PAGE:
Some of the most compelling social media and content marketing stories are those that happen in real time. They seize the opportunity to be part of conversations at the peak of their energy and relevance. In the age of 24/7 news cycles, instant mobile internet access and quick and dirty social sharing via Twitter and Instagram, being first—but also clever—wins.
As Jonathan Mildenhall, Coca Cola's VP of Advertising Strategy and Content Excellence put it in his recent Content Marketing World keynote: "Real time marketing is the holy grail of all the marketing we do so that we can produce content that reflects what's going on in the world."
Of course, Coca Cola, is a big consumer brand, but the same realities—and benefits—come into play for B2B marketers (albeit on a much more targeted scale, typically). Whether B2B or B2C, real-time content marketing falls into three main categories that your content strategy should account for. RELATED CLASS: Real Time or Die: Feeding the Content Beast
1. Now: unexpected opportunities
Breaking news and live events provide great opportunities for true real-time marketing, or "newsjacking," a term coined by David Meerman Scott. One of the most popular recent examples is Oreo's sweet "You can still dunk in the dark" tweet, which delivered double-stuffed Super Bowl buzz during an unexpected power outage.
Or this inspired response from Smart Car to a hilarious tweet about a bird, um, crapping on one of their cars:
The Smart Car folks not only responded in a witty way, but also created an infographic to illustrate their point in a fun way.
A word of caution here, though: By their nature breaking news events are moving fast. It's all too easy for your "clever" content to strike the wrong chord and stoke a real-time media crisis, as when Kenneth Cole stepped in it big time with his unfortunate real-time tweet suggesting that 2011 unrest in Egypt was in response to his new spring collection.
2. Near now: expected opportunities
This is news you know is going to happen, even if you don't know the exact moment it will hit. For example, we all knew a royal baby was due in London over the summer. And Oreo, once again, was ready.
Newspapers and other traditional media have done this forever, writing obituaries for world leaders, celebrities and other newsworthy people before they die. Or writing multiple stories in advance for different outcomes to sports or political events.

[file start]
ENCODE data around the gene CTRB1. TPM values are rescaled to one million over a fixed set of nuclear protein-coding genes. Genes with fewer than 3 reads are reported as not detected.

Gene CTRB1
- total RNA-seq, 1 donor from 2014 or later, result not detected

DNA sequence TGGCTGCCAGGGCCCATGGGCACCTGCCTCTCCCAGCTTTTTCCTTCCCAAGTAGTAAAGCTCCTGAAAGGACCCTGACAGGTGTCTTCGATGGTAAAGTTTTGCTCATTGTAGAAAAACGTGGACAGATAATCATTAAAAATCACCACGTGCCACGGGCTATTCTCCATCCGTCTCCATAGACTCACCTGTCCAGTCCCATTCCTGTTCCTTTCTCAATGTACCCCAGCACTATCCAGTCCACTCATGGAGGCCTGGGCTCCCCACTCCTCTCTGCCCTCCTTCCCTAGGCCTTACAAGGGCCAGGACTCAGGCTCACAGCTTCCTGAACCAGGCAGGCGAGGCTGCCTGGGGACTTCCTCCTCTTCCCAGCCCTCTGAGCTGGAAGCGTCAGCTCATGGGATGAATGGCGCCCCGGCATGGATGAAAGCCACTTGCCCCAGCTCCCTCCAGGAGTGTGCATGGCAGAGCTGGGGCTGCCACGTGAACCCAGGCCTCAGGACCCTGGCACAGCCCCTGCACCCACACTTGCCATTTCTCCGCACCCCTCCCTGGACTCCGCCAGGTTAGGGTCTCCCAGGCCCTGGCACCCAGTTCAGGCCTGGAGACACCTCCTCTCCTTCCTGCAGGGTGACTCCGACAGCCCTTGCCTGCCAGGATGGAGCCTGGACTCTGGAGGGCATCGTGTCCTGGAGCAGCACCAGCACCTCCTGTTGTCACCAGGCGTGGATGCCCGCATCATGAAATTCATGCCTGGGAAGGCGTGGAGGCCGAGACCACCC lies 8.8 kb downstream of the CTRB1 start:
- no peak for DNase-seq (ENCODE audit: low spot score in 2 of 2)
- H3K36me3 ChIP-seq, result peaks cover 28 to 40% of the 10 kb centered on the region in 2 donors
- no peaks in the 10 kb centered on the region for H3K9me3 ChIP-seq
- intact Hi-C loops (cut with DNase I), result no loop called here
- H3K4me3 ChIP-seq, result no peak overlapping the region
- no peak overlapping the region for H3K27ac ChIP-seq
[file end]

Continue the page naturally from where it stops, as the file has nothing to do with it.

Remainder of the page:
“Scheduled news,” such as the release of research or other valuable data is especially fertile ground for B2B companies. For example, the business community always anxiously awaits Mary Meeker's annual Internet Trends Report. And industry events such as trade shows and conferences provide great opportunities to report on newsy announcements, review new product releases and live blog or tweet keynotes and other presentations.
3. Future now: created opportunities
Finally, there's the news you make yourself. It could be something big—like your own industry event—or something as small as a regular meme on your Facebook page, like #ThrowbackThursday or #PhotoBombFriday. Either way, you can build these planned events into your editorial or social content calendar so you're ready to roll when the time comes.
Key Takeaway: To act in the moment, plan in advance.
It can be a challenge to get your content marketing produced in a timely way, much less approved by your company’s legal and brand police. To pull it off, you need sound strategy, proactive policies and processes, the right tools, and a nimble team of creative content producers.
Learn how to incorporate real-time content into your marketing strategy.
Watch Real Time or Die: Feeding the Content Beast and see how top brands, bloggers and media outlets are producing high-impact content at higher velocity. You’ll also get expert tips to plan for and produce real-time content—and feed your own content beast. Access it now with a FREE trial to the Online Marketing Institute. Get instant access now.